For an average-sized fire that has been burning for about two hours, embers will remain for 3 hours up to 24 hours. In general, the deeper your fire pit is and the longer you have been burning fuel in it, the more embers that will remain behind.
The type of wood you are using also has an effect on how long embers burn. Hardwoods such as oak and maple tend to leave hotter coals than softwoods. This is because hardwood has a higher density, which causes it to burn longer and hold more fuel.
Embers are also hotter the larger they are and depending on how many logs you put onto your fire. If there is more oxygen available for combustion (meaning no other fires or flames nearby), embers will burn faster than if they were surrounded by unlit logs.
How Do You Extinguish Embers?
There are a few different ways to put out your fires. The best option for you will depend on where you are and the type of fire pit you have.
Use Dirt or Sand
One common method for extinguishing embers is to cover your entire fire pit with dirt or sand, which will cut off the oxygen supply to the coals. If you want a clean way to put out your fires, this can be an ideal choice. It’s also helpful in areas where there isn’t access to running water.
The dirt and sand should be layered several inches thick to be effective. Make sure to evenly spread the dirt or sand so that no embers are exposed.
Another common method of extinguishing coals is pouring water onto the fire pit for several minutes until they are fully extinguished. This works best with larger fires that have been burning for many hours. It can take a long time to extinguish embers in this way if you don’t have a continuous stream of water.
Using a garden hose will quickly put out a fire if it is available, but a bucket or similar container will also work in a pinch.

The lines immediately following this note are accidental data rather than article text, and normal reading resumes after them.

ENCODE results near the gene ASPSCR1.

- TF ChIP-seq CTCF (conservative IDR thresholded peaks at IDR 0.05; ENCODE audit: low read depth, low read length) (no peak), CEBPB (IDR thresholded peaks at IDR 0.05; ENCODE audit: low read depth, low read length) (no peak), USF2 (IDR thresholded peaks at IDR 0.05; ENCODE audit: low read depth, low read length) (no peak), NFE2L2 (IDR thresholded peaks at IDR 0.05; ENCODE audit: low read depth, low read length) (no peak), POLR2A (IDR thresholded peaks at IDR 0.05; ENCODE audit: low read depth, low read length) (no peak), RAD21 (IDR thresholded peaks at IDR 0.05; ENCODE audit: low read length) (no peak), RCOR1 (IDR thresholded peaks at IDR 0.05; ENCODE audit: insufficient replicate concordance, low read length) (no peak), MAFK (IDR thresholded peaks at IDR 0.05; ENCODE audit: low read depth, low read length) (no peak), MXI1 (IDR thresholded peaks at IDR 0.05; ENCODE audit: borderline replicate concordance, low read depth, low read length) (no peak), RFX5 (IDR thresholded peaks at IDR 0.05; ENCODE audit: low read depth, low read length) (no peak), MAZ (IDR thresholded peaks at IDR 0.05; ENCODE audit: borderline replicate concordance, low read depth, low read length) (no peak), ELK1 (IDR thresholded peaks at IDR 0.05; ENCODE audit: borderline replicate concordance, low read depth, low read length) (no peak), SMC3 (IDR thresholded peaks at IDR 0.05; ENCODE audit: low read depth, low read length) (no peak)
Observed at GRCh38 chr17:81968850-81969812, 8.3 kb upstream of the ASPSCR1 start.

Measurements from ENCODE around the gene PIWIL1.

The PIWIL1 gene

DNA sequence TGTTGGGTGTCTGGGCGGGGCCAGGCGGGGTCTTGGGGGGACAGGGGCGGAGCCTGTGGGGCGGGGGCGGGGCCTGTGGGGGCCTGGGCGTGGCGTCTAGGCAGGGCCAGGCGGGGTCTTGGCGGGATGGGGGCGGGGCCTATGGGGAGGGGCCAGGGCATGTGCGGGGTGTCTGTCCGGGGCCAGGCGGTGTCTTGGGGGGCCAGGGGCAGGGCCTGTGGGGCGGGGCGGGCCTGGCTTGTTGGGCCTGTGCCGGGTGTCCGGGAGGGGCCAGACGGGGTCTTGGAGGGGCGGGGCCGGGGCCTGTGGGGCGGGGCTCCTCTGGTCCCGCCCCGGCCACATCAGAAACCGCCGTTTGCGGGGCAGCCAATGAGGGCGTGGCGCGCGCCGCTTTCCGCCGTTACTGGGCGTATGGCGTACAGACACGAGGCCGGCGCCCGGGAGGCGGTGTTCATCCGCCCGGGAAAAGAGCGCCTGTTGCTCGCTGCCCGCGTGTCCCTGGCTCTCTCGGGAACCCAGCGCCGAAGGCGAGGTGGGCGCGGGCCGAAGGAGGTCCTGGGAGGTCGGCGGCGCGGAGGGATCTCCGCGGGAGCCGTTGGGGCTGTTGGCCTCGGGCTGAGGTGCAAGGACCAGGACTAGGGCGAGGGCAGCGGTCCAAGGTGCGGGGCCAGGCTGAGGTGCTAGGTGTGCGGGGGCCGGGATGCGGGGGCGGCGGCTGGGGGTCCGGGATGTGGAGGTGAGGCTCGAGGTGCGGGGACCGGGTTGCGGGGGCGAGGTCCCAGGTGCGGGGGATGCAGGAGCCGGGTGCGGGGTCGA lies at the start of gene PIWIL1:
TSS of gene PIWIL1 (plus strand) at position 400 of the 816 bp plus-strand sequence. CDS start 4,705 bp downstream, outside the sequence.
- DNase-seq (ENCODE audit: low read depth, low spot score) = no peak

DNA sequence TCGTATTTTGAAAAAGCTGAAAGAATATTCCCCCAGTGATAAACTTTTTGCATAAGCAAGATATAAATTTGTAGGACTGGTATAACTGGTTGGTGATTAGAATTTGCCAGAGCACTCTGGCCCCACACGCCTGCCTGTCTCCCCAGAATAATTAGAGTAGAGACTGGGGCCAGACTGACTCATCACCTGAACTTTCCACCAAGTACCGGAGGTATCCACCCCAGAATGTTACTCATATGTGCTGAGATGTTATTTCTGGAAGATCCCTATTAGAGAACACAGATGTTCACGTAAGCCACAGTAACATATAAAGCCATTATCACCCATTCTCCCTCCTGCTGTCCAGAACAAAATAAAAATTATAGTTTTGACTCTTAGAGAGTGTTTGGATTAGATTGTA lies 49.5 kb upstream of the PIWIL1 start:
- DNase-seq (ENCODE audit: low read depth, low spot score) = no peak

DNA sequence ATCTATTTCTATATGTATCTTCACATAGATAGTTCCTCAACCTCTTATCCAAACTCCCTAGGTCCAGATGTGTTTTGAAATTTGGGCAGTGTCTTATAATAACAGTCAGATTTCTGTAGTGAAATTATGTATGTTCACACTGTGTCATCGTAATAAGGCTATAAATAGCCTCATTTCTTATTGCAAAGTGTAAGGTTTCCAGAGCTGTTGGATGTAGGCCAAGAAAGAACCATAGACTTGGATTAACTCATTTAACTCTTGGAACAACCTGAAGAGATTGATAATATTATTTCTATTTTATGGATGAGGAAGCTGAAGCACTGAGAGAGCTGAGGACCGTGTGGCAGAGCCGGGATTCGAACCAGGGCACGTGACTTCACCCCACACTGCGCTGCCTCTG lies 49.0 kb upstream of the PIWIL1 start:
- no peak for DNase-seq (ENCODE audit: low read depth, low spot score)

There are a few drawbacks to using water to extinguish embers. You will want to be careful when pouring water onto a fire pit as it can cause sparks and embers to fly out. Water will also leave behind ash and steam, which could damage your clothes or gear if you aren’t careful.
If you still have some larger pieces of wood in the fire pit that you would like to reuse at another time, the water will make it harder to reignite them later on.
Use a Snuffer or a Lid
If you want to continue using your fire pit after extinguishing the embers, it will be easiest if you have a snuffer or lid for it. These are usually made out of metal and can quickly cover up most fires with little effort on your part.
Some fire pits come with a snuffer already included and they can usually be found in fire pits with metal grates. If this isn’t an option, you will have to purchase a separate one. Make sure that you are mindful of the measurements of your firepit so that the lid you purchase will fit.
It’s good practice to make sure that you never leave embers burning in a fire pit. If you are planning to leave your campsite for an extended period of time, you should fully extinguish the embers before leaving.
Even though you may feel that you have control over your firepit, it’s important to remember that this is a volatile, unpredictable, and powerful force. Anything can happen, and a disaster can occur in an instant.
If you pay attention to the regulations in your area and stay aware of the weather conditions, you should be able to enjoy your fire safely without any problems.